Best CCRC Design of 2020: Generations Mix on World’s Largest College Campus

The Spires at Berry College has a claim to fame, being located on the world’s largest college campus. And the recently opened continuing care retirement community (CCRC) makes the most of its location by integrating seamlessly with its picturesque surroundings and the neighboring school.

Laurie Steber could tell that the community was going to be special even before it was complete. She was working in senior living in North Carolina when she saw the job listing for the executive director position.

“When I saw this job posted, the stars aligned and the sky opened up — it was almost a physical reaction,” she told Senior Housing News.

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Some of her excitement was due to personal connections. She grew up in Atlanta, and her nephew attended Berry College, which is about an hour-and-a-half northwest of the Georgia capital, near the city of Rome. But Steber also was excited about the unique opportunity to create an intergenerational senior living community.

“What was so exciting was starting something from scratch — the student aspect makes it so different,” she said.

The architecture and design of The Spires at Berry College also are different than a typical life plan community, offering breathtaking views of a quarry lake and seamlessly integrating with the natural environment and the aesthetic of the college campus. The project was so successful in achieving its goals, it won top honors in the CCRC/Life Plan Community category of the 2020 Senior Housing News Architecture & Design Awards.

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The concept

Being situated on 27,000 acres, Berry College has plenty of land, and the college also has a strong alumni base. So, creating a senior living community was an appealing prospect, and the college approached Dallas-based Greenbrier Development with the idea several years ago.

Considering the vast size of the Berry campus, there were several options for where to locate a CCRC, Greenbrier First Vice President Development Tony Teague told SHN. Ultimately, a site was chosen for two reasons: It would afford a breathtaking view of mountains and an old quarry lake — since named Eagle Lake — and it would be just one-third of a mile away from the student campus, affording easy access.

This site came with challenges, including the prevalence of the quarry rock. But Greenbrier and Berry College determined that the benefits would outweigh the costs and challenges.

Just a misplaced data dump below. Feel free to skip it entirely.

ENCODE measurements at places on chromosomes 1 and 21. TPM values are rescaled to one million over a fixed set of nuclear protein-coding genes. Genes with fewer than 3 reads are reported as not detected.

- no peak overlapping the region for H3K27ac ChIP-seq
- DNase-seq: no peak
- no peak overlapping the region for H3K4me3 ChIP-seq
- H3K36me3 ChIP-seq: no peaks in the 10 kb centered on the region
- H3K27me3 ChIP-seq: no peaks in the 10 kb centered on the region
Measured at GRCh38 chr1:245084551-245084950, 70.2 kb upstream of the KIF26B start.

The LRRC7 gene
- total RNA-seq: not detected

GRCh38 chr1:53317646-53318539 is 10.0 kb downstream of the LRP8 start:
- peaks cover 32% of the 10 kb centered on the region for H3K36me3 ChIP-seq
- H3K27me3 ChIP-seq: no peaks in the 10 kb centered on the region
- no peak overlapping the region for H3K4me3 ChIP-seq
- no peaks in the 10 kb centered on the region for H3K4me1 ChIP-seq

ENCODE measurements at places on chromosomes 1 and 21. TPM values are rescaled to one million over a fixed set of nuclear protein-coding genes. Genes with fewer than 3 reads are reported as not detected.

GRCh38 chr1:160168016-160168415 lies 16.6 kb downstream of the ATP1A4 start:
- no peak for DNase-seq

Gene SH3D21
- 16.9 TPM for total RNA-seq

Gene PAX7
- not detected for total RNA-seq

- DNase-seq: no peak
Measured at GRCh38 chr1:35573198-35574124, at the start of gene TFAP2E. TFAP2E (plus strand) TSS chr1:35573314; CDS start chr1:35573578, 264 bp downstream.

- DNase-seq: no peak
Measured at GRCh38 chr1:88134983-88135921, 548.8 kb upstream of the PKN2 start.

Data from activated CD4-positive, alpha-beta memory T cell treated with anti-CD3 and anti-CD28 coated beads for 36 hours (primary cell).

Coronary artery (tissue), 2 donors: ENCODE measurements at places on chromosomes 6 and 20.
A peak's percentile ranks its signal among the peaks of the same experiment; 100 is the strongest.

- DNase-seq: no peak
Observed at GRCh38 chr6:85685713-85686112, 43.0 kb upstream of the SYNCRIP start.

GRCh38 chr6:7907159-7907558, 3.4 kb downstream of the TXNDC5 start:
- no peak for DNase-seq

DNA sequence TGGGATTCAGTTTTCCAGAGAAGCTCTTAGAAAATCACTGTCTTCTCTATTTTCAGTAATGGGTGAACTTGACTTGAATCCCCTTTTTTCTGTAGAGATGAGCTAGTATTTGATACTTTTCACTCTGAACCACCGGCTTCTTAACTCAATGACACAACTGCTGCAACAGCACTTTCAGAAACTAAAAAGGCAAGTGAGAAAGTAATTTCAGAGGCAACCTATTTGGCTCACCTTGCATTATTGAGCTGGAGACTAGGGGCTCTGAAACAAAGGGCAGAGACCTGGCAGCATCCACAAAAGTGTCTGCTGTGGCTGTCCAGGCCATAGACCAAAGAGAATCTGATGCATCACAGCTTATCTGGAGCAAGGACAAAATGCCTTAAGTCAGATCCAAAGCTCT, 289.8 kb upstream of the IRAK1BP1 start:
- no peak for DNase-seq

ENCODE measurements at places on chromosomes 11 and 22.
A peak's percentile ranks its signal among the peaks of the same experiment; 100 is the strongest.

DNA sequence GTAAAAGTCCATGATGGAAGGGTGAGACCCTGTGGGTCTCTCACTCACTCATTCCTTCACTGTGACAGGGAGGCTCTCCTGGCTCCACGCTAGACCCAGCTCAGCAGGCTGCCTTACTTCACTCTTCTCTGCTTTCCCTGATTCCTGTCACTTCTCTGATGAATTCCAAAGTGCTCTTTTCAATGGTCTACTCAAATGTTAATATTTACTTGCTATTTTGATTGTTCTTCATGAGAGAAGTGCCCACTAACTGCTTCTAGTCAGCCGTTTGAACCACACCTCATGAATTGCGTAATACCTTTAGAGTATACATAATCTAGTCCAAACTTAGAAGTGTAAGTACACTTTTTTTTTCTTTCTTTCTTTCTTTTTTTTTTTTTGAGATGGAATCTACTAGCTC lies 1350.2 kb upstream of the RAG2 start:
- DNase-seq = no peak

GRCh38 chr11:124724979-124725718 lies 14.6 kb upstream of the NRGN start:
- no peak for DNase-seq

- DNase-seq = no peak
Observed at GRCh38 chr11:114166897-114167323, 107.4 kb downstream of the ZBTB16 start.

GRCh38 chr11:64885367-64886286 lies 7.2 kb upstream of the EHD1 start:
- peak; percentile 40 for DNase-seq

Atlanta-based THW Design came on board as the architecture firm, and went through an iterative process with Greenbrier, Berry College and other project stakeholders to create the ultimate concept. Among the key considerations were creating a walkable community with access to the college campus and spaces for intergenerational programming, and harmonizing with the natural surroundings, THW President Jim Hudgins told SHN.

The architecture and design accomplish these goals in a variety of ways.

For instance, the design called for raising the grade of the building a few feet to maximize views down to the lake and out across the nearby mountains, Teague said. The building was also configured to maximize views of the water from common spaces and living units, with the inclusion of as many corner units as possible.

The prominent use of stone and glass helps connect the CCRC to its natural surroundings as well as Berry College, which features buildings that also use these materials. And — true to its name — The Spires at Berry College features several spires, which also are seen throughout the college campus.

The connection to nature and the aesthetic of Berry College carried over into the interior design.

“We were able to spend several days on campus and really get to see the beauty that is on their main campus and their mountain campus,” Stacy Peters, director of design at Faulkner Design Group, told SHN.

For the interiors, the Faulkner team developed a palette with warm neutral colors such as deep chocolates, warm grays and soft ivories, with “a bit more punch” coming from gold and bronze tones, teal and turquoise colors inspired by Eagle Lake, and deep wine and burgundy colors inspired by the fall foliage, said Nicole Hill, senior project manager at Faulkner.

The design firm also was given access to the archive of licensed Berry College photography, and framed images — both historical and present-day — are hung throughout the community.

The architect and interior designers both highlighted the independent living lobby as a striking example of all these design elements. The space features warm woods, a porcelain tile that emulates a Carrera marble, and stone with a split-face texture, all of which drive home the connection to nature. Yet, a homey feel is also created with furnishings such as high wingback chairs. The 30-foot ceilings add spaciousness and drama, and large windows afford views of the lake and mountains.

“I think that lobby is pretty special,” Hill said.

Although the Berry College campus is huge, keeping the CCRC’s footprint as compact as possible was a goal, to ensure walkability and keep project costs in check, Hudgins said. But the concept did evolve to include 26 freestanding cottages and a 17-unit independent living lodge, in addition to 144 independent living apartments and the assisted living and memory care building.